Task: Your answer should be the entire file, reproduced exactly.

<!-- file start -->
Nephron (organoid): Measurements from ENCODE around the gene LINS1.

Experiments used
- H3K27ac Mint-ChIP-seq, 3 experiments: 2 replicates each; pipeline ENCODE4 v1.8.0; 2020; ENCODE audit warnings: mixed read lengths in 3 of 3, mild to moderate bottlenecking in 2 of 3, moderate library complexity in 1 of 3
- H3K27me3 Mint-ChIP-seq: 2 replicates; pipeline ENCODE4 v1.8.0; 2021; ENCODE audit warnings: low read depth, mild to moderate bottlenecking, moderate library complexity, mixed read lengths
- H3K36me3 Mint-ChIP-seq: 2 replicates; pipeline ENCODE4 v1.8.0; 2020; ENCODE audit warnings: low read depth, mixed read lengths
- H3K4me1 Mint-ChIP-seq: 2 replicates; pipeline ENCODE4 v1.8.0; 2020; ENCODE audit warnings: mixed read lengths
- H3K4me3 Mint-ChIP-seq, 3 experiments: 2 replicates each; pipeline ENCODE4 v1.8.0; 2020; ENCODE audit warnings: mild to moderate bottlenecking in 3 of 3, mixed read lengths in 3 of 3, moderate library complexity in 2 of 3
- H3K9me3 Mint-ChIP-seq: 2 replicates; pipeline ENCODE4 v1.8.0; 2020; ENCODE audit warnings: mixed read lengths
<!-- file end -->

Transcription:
Nephron (organoid): Measurements from ENCODE around the gene LINS1.

Experiments used
- H3K27ac Mint-ChIP-seq, 3 experiments: 2 replicates each; pipeline ENCODE4 v1.8.0; 2020; ENCODE audit warnings: mixed read lengths in 3 of 3, mild to moderate bottlenecking in 2 of 3, moderate library complexity in 1 of 3
- H3K27me3 Mint-ChIP-seq: 2 replicates; pipeline ENCODE4 v1.8.0; 2021; ENCODE audit warnings: low read depth, mild to moderate bottlenecking, moderate library complexity, mixed read lengths
- H3K36me3 Mint-ChIP-seq: 2 replicates; pipeline ENCODE4 v1.8.0; 2020; ENCODE audit warnings: low read depth, mixed read lengths
- H3K4me1 Mint-ChIP-seq: 2 replicates; pipeline ENCODE4 v1.8.0; 2020; ENCODE audit warnings: mixed read lengths
- H3K4me3 Mint-ChIP-seq, 3 experiments: 2 replicates each; pipeline ENCODE4 v1.8.0; 2020; ENCODE audit warnings: mild to moderate bottlenecking in 3 of 3, mixed read lengths in 3 of 3, moderate library complexity in 2 of 3
- H3K9me3 Mint-ChIP-seq: 2 replicates; pipeline ENCODE4 v1.8.0; 2020; ENCODE audit warnings: mixed read lengths